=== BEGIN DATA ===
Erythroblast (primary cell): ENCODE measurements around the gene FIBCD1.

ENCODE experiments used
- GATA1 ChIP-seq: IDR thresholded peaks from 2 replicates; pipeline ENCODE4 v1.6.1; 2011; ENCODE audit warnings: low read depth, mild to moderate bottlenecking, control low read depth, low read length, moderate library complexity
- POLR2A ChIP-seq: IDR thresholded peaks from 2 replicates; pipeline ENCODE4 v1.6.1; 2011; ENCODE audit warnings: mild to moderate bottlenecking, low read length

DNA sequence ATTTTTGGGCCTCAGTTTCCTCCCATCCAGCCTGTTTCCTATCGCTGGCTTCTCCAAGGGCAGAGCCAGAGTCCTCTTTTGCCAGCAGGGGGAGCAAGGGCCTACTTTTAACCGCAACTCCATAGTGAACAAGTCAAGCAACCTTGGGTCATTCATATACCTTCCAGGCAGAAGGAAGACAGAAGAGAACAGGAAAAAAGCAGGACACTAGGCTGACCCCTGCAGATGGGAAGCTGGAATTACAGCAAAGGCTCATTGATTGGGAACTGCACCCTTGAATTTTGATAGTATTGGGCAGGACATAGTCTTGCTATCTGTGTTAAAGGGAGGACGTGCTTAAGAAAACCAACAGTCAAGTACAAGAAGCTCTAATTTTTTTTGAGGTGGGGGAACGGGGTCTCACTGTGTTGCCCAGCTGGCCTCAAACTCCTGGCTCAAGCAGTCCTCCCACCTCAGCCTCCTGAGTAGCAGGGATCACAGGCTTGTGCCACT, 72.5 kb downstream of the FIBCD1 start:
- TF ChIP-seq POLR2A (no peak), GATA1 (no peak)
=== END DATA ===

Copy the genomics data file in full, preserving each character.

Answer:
Erythroblast (primary cell): ENCODE measurements around the gene FIBCD1.

ENCODE experiments used
- GATA1 ChIP-seq: IDR thresholded peaks from 2 replicates; pipeline ENCODE4 v1.6.1; 2011; ENCODE audit warnings: low read depth, mild to moderate bottlenecking, control low read depth, low read length, moderate library complexity
- POLR2A ChIP-seq: IDR thresholded peaks from 2 replicates; pipeline ENCODE4 v1.6.1; 2011; ENCODE audit warnings: mild to moderate bottlenecking, low read length

DNA sequence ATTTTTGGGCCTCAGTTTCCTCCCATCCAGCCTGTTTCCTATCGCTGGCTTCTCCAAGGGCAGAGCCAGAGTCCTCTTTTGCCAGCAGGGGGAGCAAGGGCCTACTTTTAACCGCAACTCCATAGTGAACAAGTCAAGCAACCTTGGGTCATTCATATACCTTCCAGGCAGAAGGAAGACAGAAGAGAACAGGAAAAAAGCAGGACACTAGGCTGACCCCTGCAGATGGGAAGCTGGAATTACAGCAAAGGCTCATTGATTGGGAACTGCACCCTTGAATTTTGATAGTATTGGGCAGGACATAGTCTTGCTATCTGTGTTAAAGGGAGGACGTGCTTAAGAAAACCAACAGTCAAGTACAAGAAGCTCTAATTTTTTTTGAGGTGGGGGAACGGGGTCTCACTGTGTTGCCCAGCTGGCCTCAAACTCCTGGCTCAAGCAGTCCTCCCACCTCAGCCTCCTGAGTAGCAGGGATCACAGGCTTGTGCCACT, 72.5 kb downstream of the FIBCD1 start:
- TF ChIP-seq POLR2A (no peak), GATA1 (no peak)